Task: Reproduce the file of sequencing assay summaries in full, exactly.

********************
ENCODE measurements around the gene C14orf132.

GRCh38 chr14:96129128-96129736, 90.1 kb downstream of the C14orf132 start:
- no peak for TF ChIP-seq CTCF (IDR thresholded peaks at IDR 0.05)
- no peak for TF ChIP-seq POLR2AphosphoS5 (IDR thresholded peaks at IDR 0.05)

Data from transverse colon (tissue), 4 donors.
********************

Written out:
ENCODE measurements around the gene C14orf132.

GRCh38 chr14:96129128-96129736, 90.1 kb downstream of the C14orf132 start:
- no peak for TF ChIP-seq CTCF (IDR thresholded peaks at IDR 0.05)
- no peak for TF ChIP-seq POLR2AphosphoS5 (IDR thresholded peaks at IDR 0.05)

Data from transverse colon (tissue), 4 donors.